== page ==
Alternate / Parallel Story

Think about this picture. It's a pretty basic "entertainment system" – which is what most of us have today. When you put it to paper, it looks a little more confusing than you may have thought, but it works and works well.

Here are some of the characteristics that draw parallels to our software component story.

  • My "system" is broken down into discrete pieces to perform their functions – each thing has its own purpose
  • Each piece can individually be replaced by different models, manufacturers and/or upgraded to take advantage of latest technologies – all without having to change out everything. For example, when I bought my new bluray, I didn't have to change anything else (except maybe a cable here and there)
  • I've been able to extend into the cloud and continuously open up new opportunities without changing out most (if any) of my hardware or infrastructure
  • I know the level of granularity that I am buying with these consumer devices seems to be comparable to the traditional level of granularity with applications – they're not. Here's why:
    • Look at what's inside each of these components – they're made up of small pieces themselves (e.g. circuit boards, switches, wires, cpu, disks, etc.)
    • While they're all "separate" pieces, their "source" is generally the same. None of these companies manufacture their own parts. If they did, costs would be through the roof.
    • Each of those parts are designed and manufactured to perform their individual functions that are then tied up into the devices themselves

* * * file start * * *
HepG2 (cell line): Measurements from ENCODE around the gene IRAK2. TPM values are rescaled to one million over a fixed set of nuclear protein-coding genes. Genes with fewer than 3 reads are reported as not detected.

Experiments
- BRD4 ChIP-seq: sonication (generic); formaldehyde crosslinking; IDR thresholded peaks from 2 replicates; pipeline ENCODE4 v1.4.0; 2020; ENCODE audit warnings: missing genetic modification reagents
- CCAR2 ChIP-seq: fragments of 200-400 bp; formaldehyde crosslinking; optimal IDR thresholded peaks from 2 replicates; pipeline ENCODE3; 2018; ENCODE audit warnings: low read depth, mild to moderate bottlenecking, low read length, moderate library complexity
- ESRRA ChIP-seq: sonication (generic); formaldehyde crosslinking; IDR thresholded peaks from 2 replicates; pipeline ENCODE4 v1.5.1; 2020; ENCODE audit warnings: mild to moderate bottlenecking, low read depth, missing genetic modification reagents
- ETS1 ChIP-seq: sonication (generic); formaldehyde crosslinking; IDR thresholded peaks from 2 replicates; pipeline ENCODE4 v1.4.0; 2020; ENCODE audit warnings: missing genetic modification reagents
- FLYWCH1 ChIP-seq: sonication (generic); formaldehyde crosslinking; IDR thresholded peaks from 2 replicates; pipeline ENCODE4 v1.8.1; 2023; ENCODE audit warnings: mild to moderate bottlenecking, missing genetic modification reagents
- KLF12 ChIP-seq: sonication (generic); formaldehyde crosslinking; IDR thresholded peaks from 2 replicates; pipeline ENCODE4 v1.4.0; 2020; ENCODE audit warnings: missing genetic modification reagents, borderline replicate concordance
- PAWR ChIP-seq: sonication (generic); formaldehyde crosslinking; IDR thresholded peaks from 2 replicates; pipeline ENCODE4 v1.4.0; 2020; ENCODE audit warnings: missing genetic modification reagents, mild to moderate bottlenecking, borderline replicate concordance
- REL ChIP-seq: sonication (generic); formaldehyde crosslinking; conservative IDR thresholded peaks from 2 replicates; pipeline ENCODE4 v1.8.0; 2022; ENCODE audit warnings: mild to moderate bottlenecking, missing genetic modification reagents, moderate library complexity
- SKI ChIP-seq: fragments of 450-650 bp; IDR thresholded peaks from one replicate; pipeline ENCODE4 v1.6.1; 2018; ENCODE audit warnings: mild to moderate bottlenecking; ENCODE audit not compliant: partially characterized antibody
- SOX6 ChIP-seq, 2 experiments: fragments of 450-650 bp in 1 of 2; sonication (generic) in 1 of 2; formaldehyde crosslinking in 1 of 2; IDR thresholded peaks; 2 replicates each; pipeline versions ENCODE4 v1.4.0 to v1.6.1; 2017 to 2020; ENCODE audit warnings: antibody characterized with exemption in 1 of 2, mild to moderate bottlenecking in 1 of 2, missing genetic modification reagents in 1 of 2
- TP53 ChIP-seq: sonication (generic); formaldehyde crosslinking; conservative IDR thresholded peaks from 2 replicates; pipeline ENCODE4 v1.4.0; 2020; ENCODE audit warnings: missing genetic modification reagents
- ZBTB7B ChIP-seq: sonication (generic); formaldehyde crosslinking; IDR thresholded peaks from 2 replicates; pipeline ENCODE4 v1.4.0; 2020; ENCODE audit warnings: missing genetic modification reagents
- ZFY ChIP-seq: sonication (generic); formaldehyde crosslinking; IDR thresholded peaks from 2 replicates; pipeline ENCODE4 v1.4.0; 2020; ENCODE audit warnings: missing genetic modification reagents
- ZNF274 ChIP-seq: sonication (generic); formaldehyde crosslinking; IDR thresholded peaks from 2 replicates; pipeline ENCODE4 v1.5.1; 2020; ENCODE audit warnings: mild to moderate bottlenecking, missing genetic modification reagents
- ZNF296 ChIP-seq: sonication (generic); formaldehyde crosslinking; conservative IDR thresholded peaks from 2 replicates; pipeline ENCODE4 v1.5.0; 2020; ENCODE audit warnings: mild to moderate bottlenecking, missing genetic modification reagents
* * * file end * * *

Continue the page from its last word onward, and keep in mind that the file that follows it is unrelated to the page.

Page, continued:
• What makes all of this integration possible is that each device has interfaces, can react to events, do not know anything about the other devices, and only has access to information specific to it. They can work in a standalone manner or in concert with one another.
  • "If it ain't broke, don't fix it"… some of the components you have in your system can be there until it no longer works. If I don't need new features or it's not a priority, I can leave it alone.
  • Over a 10 year period, I've upgraded and changed most things, but on an incremental basis that meets my schedule, budget, and needs.

In contrast, I remember my parent's old stereo "system". It had a turntable, tape player (yes, 8-track), radio, and speakers all built into a nice cabinet. Sure we can call these functions as "components", but when the CD came around, the whole thing went out to the curb.

I'm a consumer, paying relatively small amounts for my entertainment system to give me these benefits. Why would a business paying millions of dollars expect anything less?
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